Published online by Circulation: Journal of the American Heart Association, the findings of a team led by University of Texas Medical School at Houston researchers shed new light on the molecular causes of thoracic aortic aneurysms and dissections. They also provide a new route for early warning of the condition, which builds slowly, usually with no symptoms, then often kills swiftly.
"We found that mutations in the Transforming Growth Factor Beta Receptor Type II (TGFBR2) caused aortic aneurysms and dissections in four families. This gives us a molecular pathway to study for development of therapies and for biological markers of the disease," said Dianna Milewicz, M.D., Ph.D., director of the UT Medical School Division of Medical Genetics and senior author of the paper.
Finding biological markers that flag aneurysm, a bulging of the aorta that leads to dissection, a lengthwise separation of tissues in the artery wall, is critically important for early diagnosis.
Aneurysms can be managed initially with medication and then successfully repaired to prevent catastrophic dissection and rupture, Milewicz said. Many patients never have a chance at treatment because they go undiagnosed, even when they go to emergency rooms with severe chest pain because diagnostic tests for heart attack do not uncover aortic defects. Actor John Ritter, for example, died in September 2003 from an undiagnosed dissection that ruptured.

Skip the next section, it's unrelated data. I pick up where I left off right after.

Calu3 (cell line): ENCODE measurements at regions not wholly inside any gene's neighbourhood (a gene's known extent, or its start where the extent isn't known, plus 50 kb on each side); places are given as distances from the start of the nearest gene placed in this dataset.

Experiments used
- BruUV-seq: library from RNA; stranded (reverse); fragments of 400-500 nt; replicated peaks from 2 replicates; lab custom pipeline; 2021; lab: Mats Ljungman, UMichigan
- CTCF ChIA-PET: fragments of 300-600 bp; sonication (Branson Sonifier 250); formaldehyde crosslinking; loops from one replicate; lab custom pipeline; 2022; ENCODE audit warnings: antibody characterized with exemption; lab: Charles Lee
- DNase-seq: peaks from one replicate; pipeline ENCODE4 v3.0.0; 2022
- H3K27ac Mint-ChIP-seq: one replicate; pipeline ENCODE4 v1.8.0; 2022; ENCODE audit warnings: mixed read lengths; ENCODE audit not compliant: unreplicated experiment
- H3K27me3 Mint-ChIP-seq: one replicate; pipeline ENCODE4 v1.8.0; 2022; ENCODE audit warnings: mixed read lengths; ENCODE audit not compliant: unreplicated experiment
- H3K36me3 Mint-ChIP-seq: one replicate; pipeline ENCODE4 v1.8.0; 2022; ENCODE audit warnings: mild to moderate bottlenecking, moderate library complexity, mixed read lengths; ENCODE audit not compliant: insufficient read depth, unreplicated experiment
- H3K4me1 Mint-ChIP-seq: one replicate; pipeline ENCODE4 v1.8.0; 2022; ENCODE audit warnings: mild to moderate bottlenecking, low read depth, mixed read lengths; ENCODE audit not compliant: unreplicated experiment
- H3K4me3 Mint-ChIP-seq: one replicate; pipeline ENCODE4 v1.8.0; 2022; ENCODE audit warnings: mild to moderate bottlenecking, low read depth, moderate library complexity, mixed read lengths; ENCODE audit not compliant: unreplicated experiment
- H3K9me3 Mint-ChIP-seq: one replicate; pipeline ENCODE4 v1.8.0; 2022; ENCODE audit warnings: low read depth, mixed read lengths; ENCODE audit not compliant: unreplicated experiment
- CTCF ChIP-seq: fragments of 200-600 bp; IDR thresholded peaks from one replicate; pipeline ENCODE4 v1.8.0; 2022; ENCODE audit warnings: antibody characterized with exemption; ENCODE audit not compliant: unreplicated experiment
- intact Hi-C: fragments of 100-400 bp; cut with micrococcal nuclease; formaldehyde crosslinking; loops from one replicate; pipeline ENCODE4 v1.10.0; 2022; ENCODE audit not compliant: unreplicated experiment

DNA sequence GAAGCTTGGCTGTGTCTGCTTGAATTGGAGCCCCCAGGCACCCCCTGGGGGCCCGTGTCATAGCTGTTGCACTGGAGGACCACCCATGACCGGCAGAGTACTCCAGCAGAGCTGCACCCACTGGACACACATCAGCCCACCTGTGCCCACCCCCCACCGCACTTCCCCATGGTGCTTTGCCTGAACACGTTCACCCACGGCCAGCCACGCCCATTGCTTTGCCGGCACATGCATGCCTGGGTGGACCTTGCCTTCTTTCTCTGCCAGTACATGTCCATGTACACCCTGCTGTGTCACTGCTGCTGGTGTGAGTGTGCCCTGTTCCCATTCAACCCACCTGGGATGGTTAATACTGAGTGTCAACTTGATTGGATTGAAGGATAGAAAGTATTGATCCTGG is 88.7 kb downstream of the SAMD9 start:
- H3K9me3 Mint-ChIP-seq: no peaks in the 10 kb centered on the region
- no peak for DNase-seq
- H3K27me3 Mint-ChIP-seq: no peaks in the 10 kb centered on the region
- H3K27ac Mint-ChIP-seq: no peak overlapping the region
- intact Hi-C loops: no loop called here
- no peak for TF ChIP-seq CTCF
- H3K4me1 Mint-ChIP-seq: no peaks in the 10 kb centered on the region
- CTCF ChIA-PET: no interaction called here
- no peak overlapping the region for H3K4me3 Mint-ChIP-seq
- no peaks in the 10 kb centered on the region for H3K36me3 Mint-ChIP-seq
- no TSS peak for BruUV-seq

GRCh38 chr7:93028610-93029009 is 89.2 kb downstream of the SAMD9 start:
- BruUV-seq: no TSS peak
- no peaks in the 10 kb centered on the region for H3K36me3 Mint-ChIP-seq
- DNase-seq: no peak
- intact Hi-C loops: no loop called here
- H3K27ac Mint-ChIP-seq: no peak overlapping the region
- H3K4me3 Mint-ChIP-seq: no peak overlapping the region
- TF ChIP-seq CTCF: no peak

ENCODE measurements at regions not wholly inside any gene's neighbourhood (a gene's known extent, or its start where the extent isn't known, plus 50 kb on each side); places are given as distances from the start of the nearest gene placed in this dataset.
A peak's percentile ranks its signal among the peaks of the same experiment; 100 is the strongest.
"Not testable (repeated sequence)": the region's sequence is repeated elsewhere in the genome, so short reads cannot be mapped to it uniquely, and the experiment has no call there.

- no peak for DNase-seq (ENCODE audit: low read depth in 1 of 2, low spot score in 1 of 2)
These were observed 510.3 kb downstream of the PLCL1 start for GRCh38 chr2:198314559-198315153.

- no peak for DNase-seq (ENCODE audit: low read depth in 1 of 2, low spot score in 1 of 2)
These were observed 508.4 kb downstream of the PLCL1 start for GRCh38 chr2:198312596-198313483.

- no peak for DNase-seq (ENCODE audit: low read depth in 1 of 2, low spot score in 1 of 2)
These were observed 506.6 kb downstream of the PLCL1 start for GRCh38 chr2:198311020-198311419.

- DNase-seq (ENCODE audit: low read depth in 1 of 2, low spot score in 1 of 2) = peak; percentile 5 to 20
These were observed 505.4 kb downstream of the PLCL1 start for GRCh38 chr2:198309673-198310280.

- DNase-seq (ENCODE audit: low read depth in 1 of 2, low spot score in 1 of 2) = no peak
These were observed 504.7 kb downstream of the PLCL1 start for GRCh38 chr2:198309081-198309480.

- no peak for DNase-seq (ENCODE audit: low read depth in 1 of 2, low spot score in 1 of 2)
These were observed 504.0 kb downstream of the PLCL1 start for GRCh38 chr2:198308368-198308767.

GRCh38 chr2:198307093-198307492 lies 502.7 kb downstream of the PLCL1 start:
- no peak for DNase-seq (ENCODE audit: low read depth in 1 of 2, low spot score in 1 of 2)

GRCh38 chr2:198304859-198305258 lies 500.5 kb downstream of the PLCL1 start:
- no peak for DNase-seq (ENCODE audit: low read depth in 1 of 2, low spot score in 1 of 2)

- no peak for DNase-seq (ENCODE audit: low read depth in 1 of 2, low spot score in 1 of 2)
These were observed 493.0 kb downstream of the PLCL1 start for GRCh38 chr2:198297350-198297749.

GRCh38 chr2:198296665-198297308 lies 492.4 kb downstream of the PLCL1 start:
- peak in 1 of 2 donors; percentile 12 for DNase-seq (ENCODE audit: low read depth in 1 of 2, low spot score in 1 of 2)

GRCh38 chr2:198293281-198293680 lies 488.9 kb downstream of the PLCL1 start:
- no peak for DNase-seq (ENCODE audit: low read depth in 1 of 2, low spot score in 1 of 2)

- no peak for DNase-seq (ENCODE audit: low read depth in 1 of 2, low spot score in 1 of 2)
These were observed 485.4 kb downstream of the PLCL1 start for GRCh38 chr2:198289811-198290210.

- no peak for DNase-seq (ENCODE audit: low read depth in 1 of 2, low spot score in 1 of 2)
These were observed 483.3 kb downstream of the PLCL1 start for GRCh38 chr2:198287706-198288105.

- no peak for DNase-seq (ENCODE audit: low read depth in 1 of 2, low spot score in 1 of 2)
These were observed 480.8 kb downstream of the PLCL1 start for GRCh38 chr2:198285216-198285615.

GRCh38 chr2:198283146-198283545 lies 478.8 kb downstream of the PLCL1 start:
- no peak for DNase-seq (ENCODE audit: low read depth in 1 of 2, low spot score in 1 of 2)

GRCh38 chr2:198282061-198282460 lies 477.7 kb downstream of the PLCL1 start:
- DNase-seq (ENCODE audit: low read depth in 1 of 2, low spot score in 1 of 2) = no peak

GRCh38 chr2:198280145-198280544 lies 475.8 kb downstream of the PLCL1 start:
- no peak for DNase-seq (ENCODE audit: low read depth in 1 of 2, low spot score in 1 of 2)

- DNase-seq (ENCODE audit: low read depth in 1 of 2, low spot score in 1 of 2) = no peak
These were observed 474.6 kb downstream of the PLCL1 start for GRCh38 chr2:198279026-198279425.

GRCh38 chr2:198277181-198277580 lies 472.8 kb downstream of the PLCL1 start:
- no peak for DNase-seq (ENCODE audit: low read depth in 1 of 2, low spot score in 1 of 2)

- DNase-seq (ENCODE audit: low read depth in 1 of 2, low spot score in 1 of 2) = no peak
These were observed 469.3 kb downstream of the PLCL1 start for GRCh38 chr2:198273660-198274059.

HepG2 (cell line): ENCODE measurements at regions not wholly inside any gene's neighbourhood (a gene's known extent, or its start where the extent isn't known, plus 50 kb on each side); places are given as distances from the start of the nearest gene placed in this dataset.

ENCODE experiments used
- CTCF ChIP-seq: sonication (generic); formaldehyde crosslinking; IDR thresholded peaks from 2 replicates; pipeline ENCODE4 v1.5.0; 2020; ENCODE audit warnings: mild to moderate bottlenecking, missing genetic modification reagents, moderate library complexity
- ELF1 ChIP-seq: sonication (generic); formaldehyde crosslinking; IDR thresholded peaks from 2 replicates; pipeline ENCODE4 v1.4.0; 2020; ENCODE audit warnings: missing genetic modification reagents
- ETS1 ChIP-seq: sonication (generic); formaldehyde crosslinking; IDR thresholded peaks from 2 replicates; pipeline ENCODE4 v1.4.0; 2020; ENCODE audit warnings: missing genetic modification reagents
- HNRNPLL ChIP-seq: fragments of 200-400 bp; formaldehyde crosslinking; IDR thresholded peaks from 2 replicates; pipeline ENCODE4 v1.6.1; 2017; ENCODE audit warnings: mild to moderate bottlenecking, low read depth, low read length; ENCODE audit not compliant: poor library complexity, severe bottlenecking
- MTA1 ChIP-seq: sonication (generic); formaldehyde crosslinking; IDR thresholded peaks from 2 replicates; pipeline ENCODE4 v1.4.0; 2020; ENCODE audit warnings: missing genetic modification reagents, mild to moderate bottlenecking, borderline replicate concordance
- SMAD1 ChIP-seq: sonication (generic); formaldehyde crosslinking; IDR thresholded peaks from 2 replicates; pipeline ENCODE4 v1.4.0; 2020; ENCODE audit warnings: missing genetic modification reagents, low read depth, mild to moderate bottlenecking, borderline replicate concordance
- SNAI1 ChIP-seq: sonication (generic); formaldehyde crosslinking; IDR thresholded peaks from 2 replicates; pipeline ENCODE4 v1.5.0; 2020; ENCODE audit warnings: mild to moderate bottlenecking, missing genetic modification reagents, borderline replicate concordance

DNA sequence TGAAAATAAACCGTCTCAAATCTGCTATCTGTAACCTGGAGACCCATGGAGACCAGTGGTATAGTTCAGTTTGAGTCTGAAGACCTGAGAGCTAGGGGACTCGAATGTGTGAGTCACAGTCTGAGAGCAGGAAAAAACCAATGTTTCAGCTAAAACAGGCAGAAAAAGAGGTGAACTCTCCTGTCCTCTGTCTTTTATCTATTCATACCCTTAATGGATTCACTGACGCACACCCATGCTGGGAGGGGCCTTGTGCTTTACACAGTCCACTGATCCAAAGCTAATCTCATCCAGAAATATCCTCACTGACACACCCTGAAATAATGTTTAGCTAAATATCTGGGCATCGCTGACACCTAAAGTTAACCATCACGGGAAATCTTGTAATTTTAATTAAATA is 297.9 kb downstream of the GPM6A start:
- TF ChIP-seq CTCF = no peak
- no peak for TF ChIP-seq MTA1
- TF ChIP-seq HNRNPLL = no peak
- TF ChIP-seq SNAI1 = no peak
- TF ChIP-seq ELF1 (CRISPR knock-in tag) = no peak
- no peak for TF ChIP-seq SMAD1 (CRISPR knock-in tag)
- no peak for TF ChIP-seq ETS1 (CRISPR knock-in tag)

Aortic aneurysms and dissections kill some 18,000 Americans every year. Research shows that 20 percent of those victims have close relatives who've had the disease.
Inherited aortic disease takes an unpredictable path, with some family members dying of a dissection in their 20s, others in their 70s. Study authors recommend that family members at risk of i
Contact: Scott Merville
University of Texas Health Science Center at Houston